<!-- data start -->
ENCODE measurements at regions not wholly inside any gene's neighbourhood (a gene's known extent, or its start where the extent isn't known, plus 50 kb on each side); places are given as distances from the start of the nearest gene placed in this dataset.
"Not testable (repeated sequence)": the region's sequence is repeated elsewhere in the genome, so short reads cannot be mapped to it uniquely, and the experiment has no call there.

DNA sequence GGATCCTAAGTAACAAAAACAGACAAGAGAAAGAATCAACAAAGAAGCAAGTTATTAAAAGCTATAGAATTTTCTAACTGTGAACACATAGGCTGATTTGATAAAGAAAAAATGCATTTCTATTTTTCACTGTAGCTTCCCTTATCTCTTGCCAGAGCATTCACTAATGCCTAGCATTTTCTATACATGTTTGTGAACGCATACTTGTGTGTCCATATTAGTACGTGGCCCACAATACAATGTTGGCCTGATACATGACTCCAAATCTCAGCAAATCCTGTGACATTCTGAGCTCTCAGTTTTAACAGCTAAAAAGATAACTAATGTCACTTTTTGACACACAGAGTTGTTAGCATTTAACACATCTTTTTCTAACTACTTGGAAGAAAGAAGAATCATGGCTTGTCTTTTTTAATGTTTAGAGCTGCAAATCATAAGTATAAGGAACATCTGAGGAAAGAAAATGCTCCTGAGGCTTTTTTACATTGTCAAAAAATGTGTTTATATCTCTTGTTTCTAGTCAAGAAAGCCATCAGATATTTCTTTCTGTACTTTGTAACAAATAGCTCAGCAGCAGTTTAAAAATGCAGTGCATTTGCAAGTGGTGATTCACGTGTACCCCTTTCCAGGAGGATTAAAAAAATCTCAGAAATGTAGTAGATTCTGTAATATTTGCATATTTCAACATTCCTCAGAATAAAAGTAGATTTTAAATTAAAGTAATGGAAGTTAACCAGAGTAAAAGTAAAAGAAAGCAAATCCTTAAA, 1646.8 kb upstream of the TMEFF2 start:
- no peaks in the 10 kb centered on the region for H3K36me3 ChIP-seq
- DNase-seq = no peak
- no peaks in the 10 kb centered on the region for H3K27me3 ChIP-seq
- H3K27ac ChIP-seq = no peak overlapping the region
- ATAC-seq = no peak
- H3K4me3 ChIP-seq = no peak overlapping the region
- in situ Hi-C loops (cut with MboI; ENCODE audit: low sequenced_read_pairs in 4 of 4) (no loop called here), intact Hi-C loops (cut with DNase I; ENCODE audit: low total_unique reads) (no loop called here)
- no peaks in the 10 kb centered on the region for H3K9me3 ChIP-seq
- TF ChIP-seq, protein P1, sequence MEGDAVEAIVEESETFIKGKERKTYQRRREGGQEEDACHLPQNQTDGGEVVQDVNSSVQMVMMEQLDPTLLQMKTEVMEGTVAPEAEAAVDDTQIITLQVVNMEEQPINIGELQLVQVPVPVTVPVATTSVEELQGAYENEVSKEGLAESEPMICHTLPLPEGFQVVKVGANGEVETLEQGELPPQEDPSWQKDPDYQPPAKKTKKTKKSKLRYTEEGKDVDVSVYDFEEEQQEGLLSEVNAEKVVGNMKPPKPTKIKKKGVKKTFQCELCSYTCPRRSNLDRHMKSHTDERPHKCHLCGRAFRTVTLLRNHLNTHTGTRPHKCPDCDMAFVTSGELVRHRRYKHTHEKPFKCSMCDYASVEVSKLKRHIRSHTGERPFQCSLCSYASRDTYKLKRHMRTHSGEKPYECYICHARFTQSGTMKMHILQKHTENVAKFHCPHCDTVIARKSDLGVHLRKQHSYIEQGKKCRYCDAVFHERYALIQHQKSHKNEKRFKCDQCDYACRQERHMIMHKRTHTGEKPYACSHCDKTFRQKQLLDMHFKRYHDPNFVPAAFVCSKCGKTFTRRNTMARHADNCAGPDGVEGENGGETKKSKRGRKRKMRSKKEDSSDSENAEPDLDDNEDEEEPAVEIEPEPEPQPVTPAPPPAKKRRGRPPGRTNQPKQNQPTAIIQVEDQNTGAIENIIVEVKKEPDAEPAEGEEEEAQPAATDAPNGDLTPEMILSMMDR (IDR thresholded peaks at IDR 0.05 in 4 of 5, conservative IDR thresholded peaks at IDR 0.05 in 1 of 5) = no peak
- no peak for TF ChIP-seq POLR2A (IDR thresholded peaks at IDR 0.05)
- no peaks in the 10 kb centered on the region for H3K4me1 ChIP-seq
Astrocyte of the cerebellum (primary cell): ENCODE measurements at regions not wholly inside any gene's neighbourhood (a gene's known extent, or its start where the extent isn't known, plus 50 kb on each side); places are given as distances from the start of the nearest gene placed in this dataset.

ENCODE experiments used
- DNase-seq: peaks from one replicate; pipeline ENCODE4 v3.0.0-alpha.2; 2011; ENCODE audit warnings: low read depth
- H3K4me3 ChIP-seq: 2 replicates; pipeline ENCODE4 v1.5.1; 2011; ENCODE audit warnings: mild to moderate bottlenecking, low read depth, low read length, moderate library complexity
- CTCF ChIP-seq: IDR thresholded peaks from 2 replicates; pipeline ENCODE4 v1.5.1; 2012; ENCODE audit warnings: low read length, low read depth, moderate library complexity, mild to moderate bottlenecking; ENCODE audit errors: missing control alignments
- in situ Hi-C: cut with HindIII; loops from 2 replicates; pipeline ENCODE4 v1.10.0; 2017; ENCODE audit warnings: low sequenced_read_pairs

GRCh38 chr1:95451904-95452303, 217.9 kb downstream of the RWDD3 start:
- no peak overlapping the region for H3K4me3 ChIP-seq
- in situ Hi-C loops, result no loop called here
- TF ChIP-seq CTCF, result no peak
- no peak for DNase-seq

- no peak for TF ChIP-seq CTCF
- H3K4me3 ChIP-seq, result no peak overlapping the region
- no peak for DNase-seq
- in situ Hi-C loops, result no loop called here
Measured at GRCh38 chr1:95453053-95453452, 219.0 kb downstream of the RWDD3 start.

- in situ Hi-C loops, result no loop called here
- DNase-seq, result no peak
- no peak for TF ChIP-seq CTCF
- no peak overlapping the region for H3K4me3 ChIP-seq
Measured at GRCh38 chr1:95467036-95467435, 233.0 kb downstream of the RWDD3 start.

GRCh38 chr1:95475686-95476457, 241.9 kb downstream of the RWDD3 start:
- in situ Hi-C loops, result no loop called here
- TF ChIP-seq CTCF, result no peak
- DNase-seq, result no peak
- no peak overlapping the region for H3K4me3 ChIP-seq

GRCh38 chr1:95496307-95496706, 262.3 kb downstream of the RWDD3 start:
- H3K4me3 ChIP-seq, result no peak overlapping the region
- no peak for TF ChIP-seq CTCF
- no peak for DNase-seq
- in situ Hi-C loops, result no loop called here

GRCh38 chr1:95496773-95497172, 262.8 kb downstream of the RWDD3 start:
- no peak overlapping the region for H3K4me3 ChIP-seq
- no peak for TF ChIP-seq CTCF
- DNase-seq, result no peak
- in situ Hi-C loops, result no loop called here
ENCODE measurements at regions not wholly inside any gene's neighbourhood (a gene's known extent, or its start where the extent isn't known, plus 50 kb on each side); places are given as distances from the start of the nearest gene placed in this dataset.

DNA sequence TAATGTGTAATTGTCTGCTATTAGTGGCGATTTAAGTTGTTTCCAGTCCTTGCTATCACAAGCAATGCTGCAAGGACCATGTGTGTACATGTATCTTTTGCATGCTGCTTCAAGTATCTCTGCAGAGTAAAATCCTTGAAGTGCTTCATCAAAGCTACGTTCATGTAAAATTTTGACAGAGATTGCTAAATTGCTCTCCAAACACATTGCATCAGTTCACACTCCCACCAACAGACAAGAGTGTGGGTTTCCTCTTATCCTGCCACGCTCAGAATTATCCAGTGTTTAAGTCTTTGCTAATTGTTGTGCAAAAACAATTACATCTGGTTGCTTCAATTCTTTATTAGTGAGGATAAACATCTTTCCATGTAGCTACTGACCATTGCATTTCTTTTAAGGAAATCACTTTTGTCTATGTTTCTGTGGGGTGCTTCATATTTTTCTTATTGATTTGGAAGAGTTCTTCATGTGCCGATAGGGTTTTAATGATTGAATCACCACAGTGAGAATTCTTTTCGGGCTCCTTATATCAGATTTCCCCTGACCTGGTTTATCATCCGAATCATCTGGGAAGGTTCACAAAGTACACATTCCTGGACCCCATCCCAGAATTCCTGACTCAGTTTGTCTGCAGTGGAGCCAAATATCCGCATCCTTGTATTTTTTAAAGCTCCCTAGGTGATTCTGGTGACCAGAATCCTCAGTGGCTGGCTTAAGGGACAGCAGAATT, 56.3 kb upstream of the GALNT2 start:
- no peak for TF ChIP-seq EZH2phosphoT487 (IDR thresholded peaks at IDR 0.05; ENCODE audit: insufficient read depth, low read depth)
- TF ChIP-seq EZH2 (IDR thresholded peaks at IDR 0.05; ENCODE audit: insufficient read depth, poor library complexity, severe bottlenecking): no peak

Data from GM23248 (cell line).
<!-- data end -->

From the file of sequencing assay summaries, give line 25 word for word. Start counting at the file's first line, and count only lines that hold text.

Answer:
- no peak for DNase-seq